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The news that's not fit to print

WHEN Henry Kissinger was Secretary of State, a reporter collected the garbage Mr. Kissinger had left outside his house for collection. The reporter sifted meticulously through it, looking for clues about Kissinger's habits and way of life. Was this journalistic enterprise, or tastelessly intrusive? During the hearings on Judge Robert Bork's nomination to the Supreme Court, a reporter for a weekly newspaper came up with a new journalistic gimmick. As he explained in an account of the adventure in Sunday's Washington Post, he decided to find out Judge Bork's taste in video rentals.

He visited the video rental club of which Bork was a member and says he told the clerk: ``Hey, I wanna write an article about Judge Bork's taste in movies. Okay if I have a look at his records?'' The reporter says that the clerk, apparently in violation of company rules, agreed and made the records available.

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The reporter wrote a story about the judge's rentals. It revealed that the judge liked Alfred Hitchcock, James Bond, and watched a lot of Alec Guinness. He had also rented a comedy about a conservative Supreme Court nominee, and a thriller featuring vigilante judges. Hardly anything with much bearing on his qualifications to be a Supreme Court judge.

United Press International picked the story up and sent it out over its wires, ensuring publication in hundreds of newspapers. The ethics, or lack of them, on the part of the reporter caused quite a storm. Bork and his family were understandably miffed. So were a number of legislators, who have introduced bills to protect the privacy of video rental records in Maryland, Pennsylvania, and the District of Columbia, as well as at the national level by legislation in the United States House of Representatives.

The resulting legislation may not, of course, prevent some reporters from trying to circumvent it.

All this raises once again the question of the rights of a public figure to privacy versus the rights of the press to investigate his or her background. If the judge had rented so-called adult movies, that might have had a bearing on his qualifications for high office. But his penchant for James Bond and Alec Guinness seems hardly an essential piece of information to be weighed in the public scales.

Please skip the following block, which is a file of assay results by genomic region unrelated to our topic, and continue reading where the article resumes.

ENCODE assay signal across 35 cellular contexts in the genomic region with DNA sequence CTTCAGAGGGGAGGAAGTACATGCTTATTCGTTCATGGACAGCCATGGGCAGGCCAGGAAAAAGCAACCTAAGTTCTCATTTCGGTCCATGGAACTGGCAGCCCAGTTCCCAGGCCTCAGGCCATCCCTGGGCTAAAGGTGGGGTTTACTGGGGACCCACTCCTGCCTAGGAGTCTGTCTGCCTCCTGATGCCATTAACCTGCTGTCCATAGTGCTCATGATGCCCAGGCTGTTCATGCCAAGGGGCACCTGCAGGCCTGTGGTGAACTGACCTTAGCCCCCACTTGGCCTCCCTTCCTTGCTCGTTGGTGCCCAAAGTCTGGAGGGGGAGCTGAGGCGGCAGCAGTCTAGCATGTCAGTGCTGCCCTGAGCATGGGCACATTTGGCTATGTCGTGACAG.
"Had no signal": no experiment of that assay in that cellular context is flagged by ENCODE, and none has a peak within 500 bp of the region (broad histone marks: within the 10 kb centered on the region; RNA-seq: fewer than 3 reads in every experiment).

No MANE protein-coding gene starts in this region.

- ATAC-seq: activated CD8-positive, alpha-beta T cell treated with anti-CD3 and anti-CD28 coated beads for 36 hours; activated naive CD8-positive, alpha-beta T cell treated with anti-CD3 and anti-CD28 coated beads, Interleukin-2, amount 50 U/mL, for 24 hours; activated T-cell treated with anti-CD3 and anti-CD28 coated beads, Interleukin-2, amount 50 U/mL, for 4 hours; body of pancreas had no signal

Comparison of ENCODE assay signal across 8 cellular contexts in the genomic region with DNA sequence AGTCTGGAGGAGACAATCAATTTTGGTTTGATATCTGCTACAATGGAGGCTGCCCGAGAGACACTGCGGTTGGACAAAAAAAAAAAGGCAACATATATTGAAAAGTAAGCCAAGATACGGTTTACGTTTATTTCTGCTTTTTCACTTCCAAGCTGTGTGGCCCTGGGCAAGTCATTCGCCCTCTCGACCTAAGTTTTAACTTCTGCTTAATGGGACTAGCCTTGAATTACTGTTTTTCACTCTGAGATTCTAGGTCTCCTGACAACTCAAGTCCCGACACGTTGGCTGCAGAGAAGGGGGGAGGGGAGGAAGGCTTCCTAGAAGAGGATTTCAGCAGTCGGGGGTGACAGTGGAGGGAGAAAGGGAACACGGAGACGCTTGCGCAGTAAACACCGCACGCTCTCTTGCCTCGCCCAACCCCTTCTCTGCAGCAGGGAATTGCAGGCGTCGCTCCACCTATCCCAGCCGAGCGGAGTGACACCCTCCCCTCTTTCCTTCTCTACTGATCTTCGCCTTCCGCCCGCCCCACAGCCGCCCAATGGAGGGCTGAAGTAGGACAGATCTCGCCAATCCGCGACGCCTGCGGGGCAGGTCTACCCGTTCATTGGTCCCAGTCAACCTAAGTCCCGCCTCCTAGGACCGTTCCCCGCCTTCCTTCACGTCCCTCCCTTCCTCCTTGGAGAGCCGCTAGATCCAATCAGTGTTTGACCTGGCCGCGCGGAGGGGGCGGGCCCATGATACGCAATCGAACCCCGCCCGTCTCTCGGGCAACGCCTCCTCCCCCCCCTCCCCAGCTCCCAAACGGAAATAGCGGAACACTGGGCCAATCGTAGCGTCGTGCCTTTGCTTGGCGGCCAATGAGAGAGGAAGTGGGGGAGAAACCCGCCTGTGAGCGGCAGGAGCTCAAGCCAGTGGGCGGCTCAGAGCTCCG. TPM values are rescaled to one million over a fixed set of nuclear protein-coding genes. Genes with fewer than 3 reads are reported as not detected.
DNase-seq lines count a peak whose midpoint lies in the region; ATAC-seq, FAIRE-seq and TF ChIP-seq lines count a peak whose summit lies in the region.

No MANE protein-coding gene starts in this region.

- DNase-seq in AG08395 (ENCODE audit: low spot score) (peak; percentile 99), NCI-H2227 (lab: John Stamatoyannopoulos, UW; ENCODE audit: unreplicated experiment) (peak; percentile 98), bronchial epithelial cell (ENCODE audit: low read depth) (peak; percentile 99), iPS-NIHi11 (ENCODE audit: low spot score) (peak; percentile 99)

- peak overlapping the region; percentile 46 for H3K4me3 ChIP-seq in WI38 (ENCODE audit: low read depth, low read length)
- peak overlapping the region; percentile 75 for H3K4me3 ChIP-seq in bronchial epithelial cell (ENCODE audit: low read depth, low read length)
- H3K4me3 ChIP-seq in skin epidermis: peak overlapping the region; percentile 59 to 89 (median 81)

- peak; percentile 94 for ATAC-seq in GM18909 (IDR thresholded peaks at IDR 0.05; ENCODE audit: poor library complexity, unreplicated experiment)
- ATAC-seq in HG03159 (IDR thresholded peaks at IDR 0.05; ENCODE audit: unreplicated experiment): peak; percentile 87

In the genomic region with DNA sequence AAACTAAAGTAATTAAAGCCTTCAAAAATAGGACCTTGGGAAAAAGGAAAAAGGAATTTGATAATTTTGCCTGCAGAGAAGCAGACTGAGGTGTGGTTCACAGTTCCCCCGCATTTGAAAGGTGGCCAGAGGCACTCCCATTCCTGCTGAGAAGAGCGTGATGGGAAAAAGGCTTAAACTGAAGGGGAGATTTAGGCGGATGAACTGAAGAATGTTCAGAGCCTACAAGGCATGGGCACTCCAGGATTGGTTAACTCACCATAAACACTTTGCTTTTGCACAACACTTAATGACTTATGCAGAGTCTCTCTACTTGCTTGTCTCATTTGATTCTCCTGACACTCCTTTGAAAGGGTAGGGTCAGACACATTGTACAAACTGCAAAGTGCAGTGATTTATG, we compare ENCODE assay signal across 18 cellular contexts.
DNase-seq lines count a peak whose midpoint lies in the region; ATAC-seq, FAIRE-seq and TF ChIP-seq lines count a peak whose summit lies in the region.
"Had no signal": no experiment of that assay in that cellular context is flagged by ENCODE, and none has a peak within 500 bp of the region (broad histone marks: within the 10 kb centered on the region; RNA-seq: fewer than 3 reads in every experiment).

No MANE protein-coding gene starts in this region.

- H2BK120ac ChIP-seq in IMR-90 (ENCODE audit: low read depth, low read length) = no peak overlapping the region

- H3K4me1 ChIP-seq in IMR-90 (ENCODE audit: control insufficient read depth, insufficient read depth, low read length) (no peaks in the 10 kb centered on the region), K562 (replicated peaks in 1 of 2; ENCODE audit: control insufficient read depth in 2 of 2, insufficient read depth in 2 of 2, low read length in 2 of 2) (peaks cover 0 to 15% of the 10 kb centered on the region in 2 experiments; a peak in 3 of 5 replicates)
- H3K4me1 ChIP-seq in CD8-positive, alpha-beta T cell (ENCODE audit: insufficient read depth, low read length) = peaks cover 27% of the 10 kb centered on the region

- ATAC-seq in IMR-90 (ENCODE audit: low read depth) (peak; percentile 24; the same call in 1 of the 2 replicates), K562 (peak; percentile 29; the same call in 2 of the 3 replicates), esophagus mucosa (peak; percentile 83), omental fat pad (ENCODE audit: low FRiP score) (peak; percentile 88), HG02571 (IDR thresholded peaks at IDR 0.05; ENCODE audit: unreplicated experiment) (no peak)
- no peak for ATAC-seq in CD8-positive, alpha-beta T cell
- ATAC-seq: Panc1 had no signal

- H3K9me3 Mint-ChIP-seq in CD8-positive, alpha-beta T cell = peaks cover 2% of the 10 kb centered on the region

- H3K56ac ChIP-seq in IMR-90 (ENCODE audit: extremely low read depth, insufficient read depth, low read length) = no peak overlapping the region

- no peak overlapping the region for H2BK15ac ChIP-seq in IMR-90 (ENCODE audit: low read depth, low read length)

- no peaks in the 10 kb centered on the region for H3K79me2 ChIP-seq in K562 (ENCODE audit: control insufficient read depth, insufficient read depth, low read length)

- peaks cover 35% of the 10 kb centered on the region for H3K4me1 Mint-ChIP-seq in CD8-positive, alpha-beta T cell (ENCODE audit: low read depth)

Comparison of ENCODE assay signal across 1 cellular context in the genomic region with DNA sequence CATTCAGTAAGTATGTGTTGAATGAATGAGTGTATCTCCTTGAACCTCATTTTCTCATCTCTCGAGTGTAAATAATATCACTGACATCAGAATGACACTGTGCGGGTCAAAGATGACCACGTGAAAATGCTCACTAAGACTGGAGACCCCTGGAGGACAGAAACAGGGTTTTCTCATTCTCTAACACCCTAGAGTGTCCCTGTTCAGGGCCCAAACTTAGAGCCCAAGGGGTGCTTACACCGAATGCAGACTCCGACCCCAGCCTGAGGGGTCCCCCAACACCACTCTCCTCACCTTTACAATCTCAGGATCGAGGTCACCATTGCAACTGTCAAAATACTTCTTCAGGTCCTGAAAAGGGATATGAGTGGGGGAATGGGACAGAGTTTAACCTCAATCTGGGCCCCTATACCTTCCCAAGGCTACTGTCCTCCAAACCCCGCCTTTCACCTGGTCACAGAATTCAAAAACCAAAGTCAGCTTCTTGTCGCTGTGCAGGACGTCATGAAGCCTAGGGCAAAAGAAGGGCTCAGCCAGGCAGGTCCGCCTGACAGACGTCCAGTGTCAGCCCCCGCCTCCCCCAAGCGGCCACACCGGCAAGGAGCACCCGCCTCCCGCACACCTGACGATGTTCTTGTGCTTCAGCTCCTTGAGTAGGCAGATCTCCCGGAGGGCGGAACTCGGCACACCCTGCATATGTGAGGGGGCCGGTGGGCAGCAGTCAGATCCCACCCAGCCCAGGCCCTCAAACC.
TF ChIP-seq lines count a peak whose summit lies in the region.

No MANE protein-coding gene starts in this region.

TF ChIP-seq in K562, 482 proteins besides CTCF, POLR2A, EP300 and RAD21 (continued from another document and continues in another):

So where should newspapers draw the line? Gary Hart challenged reporters to investigate his marital fidelity. In my view, although the investigation was unprofessionally handled, it was in order for it to take place. Mr. Hart's case was unusual for a number of reasons. Does that mean that any such rumor floated about any candidate should be publicized? Investigated? Editors and reporters are divided on this.

Editors make qualitative judgments every day about what they can get into their newspapers. Most make quantitative judgments too, about taste and privacy. If a Senator is an alcoholic or a shop-lifter, that clearly reflects on his ability to serve his constituents, and is legitimate news. What if his wife, his son, his sister, is so afflicted? That might, or might not, have a bearing on his public usefulness. Editors have to decide whether to publicize such information.

Occasionally, editors must make judgments relating to national security. A source walks into a newspaper office and drops a list of Central Intelligence Agency station chiefs on the editor's desk. Does the newspaper publish it, or not?

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Some of these issues are covered by legislation and are put to test in the courts. Most of the time, the judgment to publish or not to publish is in the hands of the editors.

If the public feels that sifting through someone's video rental records is going too far, the danger the press faces is that the weight of government will be injected into the process of making decisions about what to publish.

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